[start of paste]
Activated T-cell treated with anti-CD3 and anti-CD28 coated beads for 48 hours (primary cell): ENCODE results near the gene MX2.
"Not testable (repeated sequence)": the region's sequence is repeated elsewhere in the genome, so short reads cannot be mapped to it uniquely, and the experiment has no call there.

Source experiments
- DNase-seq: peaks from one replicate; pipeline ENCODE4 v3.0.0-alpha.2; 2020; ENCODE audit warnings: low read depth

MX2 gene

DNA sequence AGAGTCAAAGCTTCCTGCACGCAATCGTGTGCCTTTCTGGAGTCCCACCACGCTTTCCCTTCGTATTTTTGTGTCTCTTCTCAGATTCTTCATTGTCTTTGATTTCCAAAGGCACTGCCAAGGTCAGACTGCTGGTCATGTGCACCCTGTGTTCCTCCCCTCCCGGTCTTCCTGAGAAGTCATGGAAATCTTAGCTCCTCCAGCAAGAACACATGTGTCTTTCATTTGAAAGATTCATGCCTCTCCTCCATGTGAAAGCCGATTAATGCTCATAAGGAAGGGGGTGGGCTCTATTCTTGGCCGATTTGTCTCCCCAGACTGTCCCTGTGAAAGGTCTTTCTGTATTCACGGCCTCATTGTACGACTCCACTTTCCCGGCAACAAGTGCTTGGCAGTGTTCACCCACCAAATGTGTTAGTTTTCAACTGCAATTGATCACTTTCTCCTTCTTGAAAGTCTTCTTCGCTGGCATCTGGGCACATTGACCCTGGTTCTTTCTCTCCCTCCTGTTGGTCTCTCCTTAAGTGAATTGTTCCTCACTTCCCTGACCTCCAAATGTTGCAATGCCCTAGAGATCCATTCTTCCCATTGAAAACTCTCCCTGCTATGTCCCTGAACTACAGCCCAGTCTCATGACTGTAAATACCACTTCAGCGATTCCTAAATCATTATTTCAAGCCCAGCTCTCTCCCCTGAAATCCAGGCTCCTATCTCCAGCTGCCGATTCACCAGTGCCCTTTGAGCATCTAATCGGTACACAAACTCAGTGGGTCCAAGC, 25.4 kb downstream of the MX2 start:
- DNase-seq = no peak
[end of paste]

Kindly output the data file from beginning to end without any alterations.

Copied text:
Activated T-cell treated with anti-CD3 and anti-CD28 coated beads for 48 hours (primary cell): ENCODE results near the gene MX2.
"Not testable (repeated sequence)": the region's sequence is repeated elsewhere in the genome, so short reads cannot be mapped to it uniquely, and the experiment has no call there.

Source experiments
- DNase-seq: peaks from one replicate; pipeline ENCODE4 v3.0.0-alpha.2; 2020; ENCODE audit warnings: low read depth

MX2 gene

DNA sequence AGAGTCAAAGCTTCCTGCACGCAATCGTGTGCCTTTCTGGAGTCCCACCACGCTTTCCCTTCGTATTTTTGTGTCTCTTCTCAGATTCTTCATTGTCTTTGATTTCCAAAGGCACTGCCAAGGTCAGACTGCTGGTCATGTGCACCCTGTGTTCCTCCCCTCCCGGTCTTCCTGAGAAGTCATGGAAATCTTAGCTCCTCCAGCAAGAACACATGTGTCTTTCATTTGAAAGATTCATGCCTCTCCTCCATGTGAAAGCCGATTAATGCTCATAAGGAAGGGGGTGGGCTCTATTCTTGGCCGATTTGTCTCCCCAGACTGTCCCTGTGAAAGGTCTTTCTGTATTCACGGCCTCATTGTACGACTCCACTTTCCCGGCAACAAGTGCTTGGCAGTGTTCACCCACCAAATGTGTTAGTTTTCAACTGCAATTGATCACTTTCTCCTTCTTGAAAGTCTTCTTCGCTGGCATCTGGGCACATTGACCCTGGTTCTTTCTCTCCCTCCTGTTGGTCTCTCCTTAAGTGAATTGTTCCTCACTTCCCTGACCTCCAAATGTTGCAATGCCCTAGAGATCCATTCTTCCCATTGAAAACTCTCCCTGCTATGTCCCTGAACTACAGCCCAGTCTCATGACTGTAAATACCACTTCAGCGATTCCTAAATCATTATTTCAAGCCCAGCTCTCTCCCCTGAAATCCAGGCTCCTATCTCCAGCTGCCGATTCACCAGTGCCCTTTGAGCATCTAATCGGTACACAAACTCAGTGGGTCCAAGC, 25.4 kb downstream of the MX2 start:
- DNase-seq = no peak